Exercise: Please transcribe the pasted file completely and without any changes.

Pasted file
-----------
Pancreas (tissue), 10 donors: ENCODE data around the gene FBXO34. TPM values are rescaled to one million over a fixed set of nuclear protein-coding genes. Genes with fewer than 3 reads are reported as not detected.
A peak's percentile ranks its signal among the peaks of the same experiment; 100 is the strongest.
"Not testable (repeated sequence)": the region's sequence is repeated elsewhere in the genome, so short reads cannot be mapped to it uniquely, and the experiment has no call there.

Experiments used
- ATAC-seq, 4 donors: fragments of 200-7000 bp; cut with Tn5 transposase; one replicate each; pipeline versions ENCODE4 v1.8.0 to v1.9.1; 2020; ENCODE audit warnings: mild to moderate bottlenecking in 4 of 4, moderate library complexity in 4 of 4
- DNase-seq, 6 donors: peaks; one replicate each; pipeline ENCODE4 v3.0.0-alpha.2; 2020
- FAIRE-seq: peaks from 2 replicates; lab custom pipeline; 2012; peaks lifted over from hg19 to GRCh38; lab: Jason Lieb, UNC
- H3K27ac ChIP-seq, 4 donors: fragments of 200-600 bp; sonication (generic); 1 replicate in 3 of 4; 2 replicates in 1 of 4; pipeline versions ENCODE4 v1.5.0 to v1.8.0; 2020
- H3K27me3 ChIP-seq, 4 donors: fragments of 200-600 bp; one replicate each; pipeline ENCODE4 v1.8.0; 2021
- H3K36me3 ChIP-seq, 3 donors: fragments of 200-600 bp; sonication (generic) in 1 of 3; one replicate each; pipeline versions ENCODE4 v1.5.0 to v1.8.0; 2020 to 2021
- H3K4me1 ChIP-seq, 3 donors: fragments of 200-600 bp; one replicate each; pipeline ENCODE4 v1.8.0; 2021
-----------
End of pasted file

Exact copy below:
Pancreas (tissue), 10 donors: ENCODE data around the gene FBXO34. TPM values are rescaled to one million over a fixed set of nuclear protein-coding genes. Genes with fewer than 3 reads are reported as not detected.
A peak's percentile ranks its signal among the peaks of the same experiment; 100 is the strongest.
"Not testable (repeated sequence)": the region's sequence is repeated elsewhere in the genome, so short reads cannot be mapped to it uniquely, and the experiment has no call there.

Experiments used
- ATAC-seq, 4 donors: fragments of 200-7000 bp; cut with Tn5 transposase; one replicate each; pipeline versions ENCODE4 v1.8.0 to v1.9.1; 2020; ENCODE audit warnings: mild to moderate bottlenecking in 4 of 4, moderate library complexity in 4 of 4
- DNase-seq, 6 donors: peaks; one replicate each; pipeline ENCODE4 v3.0.0-alpha.2; 2020
- FAIRE-seq: peaks from 2 replicates; lab custom pipeline; 2012; peaks lifted over from hg19 to GRCh38; lab: Jason Lieb, UNC
- H3K27ac ChIP-seq, 4 donors: fragments of 200-600 bp; sonication (generic); 1 replicate in 3 of 4; 2 replicates in 1 of 4; pipeline versions ENCODE4 v1.5.0 to v1.8.0; 2020
- H3K27me3 ChIP-seq, 4 donors: fragments of 200-600 bp; one replicate each; pipeline ENCODE4 v1.8.0; 2021
- H3K36me3 ChIP-seq, 3 donors: fragments of 200-600 bp; sonication (generic) in 1 of 3; one replicate each; pipeline versions ENCODE4 v1.5.0 to v1.8.0; 2020 to 2021
- H3K4me1 ChIP-seq, 3 donors: fragments of 200-600 bp; one replicate each; pipeline ENCODE4 v1.8.0; 2021